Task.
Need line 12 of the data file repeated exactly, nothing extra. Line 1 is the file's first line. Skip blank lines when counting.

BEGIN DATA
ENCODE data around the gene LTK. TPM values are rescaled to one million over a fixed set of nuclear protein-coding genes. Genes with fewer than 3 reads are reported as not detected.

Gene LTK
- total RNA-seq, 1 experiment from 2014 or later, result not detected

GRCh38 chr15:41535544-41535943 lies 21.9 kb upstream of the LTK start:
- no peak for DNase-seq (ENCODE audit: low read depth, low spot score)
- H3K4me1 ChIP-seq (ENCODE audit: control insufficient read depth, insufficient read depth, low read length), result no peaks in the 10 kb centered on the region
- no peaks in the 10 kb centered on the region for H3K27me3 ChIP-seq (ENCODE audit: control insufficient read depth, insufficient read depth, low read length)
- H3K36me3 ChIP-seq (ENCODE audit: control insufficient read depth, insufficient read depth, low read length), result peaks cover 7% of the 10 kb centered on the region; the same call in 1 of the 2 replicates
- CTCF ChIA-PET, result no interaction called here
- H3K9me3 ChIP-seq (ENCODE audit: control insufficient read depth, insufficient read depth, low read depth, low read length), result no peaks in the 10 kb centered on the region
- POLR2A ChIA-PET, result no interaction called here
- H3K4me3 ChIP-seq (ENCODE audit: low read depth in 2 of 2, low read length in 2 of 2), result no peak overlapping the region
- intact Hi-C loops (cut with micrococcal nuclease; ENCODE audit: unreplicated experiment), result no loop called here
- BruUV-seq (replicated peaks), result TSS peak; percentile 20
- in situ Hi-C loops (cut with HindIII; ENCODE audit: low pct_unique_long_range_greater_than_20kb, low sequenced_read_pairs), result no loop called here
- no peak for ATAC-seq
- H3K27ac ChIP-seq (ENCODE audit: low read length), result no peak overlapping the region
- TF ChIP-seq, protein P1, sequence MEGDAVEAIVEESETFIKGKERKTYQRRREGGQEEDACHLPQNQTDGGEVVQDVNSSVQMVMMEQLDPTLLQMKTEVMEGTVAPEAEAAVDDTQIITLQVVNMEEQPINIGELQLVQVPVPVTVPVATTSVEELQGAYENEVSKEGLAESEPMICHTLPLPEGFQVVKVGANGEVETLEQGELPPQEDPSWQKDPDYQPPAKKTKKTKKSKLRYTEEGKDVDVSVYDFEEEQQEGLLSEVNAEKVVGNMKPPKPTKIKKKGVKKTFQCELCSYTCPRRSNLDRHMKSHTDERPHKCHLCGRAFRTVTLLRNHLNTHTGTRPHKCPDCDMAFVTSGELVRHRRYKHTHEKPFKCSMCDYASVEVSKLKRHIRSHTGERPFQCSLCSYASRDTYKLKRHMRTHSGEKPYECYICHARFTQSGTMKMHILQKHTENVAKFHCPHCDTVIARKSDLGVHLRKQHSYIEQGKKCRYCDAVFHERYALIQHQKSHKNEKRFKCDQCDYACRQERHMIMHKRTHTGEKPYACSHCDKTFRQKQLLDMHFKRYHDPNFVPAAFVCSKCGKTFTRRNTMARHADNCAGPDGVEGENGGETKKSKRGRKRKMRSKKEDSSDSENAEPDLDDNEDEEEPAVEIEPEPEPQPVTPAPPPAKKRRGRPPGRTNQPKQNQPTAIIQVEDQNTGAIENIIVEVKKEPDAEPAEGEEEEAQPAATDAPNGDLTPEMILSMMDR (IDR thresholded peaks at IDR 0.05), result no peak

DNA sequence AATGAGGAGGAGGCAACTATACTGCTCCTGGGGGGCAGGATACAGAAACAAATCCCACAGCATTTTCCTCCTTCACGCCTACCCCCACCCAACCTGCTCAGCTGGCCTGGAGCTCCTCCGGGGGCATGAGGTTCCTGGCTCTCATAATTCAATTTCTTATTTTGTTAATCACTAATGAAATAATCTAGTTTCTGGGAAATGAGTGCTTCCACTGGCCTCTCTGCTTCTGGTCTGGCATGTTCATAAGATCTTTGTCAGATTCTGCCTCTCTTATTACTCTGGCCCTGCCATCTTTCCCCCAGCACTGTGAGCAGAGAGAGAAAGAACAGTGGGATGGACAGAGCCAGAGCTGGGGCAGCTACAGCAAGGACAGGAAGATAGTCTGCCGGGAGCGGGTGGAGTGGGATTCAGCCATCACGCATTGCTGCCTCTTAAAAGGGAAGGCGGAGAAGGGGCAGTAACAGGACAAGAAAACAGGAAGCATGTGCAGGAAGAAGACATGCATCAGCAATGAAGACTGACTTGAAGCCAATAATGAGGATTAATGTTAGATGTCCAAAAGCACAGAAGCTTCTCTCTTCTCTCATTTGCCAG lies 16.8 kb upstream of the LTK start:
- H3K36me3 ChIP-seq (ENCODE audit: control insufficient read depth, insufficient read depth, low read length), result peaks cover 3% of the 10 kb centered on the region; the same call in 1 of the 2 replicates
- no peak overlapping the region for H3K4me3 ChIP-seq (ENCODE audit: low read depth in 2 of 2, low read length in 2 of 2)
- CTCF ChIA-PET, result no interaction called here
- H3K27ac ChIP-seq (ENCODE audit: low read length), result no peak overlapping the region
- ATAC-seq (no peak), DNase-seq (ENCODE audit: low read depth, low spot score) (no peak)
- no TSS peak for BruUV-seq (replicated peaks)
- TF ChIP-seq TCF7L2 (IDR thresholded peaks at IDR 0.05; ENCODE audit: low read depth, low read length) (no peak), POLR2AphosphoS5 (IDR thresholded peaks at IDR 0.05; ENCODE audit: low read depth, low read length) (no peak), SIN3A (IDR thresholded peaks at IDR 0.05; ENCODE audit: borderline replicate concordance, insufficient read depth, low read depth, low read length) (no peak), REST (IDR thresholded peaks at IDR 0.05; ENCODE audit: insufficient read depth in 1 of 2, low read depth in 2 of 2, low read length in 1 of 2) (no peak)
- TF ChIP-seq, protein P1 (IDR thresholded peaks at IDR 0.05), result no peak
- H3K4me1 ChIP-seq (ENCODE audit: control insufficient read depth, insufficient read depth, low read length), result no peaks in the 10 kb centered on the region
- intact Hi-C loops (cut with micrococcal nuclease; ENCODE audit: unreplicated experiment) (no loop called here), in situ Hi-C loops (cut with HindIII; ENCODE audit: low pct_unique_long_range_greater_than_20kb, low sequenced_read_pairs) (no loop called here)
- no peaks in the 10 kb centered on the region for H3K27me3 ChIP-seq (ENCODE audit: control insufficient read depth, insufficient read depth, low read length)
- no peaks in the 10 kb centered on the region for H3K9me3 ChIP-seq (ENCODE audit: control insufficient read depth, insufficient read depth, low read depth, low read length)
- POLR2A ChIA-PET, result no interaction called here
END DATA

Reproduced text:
- H3K4me3 ChIP-seq (ENCODE audit: low read depth in 2 of 2, low read length in 2 of 2), result no peak overlapping the region